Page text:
One of my favorite things to do was hanging around in the walnut tree outside my bedroom window. The thick, woody trunk made it easy to climb into its ever-inviting branches. I could sit up there for hours just thinking. Nothing special. Just everything in general.
Trees do so much more than just stand there and provide clean air, filter water and openly invite you to sit and enjoy the shade. Wherever they are, whether in a forest or in a forest, they seem to have that nurturing presence of peace and comfort – a perfect companion to alleviate anxiety and sadness.
In his book Blinded by Science, Matthew Silverstone explained that it is the vibrational properties of trees and plants that offer many health and wellbeing benefits. He said that “safe green spaces can be as effective as prescription drugs in treating some forms of mental illness”.
In a recent NPR interview, Suzanne Simard, research ecologist and professor at the University of British Columbia, described trees as “social creatures.” She explained how “trees are connected to neighboring trees by an underground network of mushrooms that resembles the neural networks in the brain”. Simard said that “trees can warn each other of dangers just like humans do” and shared how they take care of each other by sharing nutrients to keep each other healthy.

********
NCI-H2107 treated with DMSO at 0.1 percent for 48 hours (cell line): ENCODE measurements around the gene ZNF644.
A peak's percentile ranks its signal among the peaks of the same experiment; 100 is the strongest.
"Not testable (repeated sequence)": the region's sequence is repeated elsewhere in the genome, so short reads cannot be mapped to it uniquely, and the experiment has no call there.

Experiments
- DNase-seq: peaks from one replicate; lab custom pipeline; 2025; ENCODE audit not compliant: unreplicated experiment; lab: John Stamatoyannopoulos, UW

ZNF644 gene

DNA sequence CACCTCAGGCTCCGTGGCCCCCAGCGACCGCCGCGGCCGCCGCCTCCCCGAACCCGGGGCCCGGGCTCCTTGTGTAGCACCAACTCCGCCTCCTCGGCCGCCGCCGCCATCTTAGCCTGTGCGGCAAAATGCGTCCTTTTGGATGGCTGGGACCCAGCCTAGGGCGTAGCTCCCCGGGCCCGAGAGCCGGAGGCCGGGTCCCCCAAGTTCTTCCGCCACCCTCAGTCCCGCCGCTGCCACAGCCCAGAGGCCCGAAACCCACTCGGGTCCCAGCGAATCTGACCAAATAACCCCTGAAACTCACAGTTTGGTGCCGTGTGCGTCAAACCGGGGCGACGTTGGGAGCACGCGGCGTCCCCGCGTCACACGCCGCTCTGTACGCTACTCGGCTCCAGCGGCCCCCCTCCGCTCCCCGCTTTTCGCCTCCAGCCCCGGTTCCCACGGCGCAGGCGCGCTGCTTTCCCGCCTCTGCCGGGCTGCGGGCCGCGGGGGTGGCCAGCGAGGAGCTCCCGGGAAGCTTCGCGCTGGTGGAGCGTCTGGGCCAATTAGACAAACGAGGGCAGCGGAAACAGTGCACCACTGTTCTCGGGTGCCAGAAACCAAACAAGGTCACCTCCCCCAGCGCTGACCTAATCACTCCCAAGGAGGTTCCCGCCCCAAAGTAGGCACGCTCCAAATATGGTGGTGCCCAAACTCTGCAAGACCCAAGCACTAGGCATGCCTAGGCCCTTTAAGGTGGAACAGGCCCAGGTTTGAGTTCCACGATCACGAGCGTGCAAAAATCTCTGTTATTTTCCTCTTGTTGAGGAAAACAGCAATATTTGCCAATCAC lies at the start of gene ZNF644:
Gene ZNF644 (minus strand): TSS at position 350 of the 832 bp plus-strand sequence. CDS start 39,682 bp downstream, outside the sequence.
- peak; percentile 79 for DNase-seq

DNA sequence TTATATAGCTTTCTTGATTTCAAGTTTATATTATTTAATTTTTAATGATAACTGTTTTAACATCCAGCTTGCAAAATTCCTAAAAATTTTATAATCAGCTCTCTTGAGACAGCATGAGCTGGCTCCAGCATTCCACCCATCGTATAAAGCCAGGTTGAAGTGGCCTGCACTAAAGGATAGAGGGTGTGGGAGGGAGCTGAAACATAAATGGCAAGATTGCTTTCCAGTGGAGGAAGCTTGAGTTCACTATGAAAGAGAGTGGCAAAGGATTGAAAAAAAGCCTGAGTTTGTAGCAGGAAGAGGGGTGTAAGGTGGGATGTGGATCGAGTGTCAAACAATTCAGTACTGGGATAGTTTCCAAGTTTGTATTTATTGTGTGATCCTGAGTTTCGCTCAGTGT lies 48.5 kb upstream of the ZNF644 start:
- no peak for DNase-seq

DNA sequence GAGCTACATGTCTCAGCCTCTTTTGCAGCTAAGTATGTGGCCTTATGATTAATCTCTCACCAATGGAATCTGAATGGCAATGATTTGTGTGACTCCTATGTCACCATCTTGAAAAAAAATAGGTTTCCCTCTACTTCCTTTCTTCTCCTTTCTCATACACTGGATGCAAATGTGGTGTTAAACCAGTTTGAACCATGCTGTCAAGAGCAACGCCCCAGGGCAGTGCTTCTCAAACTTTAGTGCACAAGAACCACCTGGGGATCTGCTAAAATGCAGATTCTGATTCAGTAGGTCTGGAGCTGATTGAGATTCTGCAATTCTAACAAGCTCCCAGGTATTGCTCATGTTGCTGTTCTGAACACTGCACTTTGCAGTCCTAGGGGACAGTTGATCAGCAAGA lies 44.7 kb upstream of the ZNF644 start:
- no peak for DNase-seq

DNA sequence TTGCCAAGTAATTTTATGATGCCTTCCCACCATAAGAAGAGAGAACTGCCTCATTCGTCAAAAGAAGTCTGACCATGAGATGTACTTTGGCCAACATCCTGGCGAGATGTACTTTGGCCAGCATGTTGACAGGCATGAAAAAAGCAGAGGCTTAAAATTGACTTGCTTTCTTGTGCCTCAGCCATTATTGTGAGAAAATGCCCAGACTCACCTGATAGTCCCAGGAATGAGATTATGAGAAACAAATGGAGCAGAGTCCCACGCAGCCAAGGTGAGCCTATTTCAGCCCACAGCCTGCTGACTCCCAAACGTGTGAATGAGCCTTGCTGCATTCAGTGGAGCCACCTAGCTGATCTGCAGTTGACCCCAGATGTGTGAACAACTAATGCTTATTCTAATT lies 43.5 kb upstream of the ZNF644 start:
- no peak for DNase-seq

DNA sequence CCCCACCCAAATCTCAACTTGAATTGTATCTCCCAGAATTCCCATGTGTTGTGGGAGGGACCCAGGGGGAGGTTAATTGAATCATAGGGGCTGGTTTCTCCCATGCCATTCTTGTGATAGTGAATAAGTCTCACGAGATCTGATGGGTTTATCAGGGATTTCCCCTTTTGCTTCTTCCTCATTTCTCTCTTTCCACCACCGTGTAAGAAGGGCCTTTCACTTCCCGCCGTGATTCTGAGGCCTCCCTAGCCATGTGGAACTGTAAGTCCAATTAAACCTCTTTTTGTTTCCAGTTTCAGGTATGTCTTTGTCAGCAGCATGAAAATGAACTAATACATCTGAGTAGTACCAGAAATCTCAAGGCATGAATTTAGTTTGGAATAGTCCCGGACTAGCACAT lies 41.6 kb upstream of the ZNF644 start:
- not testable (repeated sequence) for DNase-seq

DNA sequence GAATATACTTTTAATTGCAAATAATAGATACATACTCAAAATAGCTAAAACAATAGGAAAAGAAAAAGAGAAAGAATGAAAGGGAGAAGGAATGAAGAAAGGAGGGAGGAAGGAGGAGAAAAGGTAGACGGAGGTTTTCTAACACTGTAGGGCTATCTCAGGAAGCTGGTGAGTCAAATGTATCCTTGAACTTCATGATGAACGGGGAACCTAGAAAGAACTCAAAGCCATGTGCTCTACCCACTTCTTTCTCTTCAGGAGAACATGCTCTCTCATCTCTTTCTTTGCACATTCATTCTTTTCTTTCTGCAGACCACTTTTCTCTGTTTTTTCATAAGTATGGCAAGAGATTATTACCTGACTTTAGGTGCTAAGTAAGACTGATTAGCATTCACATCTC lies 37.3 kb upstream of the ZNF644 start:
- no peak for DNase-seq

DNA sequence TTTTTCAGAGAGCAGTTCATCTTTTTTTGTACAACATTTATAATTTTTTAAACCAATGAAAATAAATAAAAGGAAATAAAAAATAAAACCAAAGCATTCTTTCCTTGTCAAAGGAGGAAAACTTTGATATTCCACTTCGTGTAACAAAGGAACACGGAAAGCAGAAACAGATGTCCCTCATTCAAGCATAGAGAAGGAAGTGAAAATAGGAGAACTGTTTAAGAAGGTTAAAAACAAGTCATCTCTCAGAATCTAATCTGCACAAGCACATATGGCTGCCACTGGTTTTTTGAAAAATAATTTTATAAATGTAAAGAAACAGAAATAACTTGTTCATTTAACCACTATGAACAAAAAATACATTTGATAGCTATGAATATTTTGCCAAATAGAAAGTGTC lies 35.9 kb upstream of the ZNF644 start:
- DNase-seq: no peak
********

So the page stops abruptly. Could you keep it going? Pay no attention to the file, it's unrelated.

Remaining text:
Several news articles over the past 18 months have recognized global efforts to educate people about the benefits of being with trees – especially hugging them to relieve stress. In Iceland, rangers cut trails through the forest snow, allowing people to approach trees when they cannot hug others. Do you remember the tree huggers in the 1970s?
If hugging a tree isn’t your thing, you can enjoy the same benefits of leaning against, standing by, or sitting against a tree. Any kind of physical contact connects you to the energy of the tree for relaxation, better sleep and a more positive attitude. For those who want to try tree hugging, we have a wide variety in our community.
Different trees can give you different feelings and emotions. Just like finding the right pair of shoes, you can hug as many as you like until you find your favorite.
And what can trees teach us? Much. Trees are a role model for being strong, grounded, and flexible. Their long cycle of growth shows patience and they are adaptable to their surroundings and seasons.
Definitely food for thought next time you admire or hug a tree. Enjoy!
Writer, Editor, and Spokesperson Cheryl Russell is a Laguna Woods Village resident. Contact her at [email protected]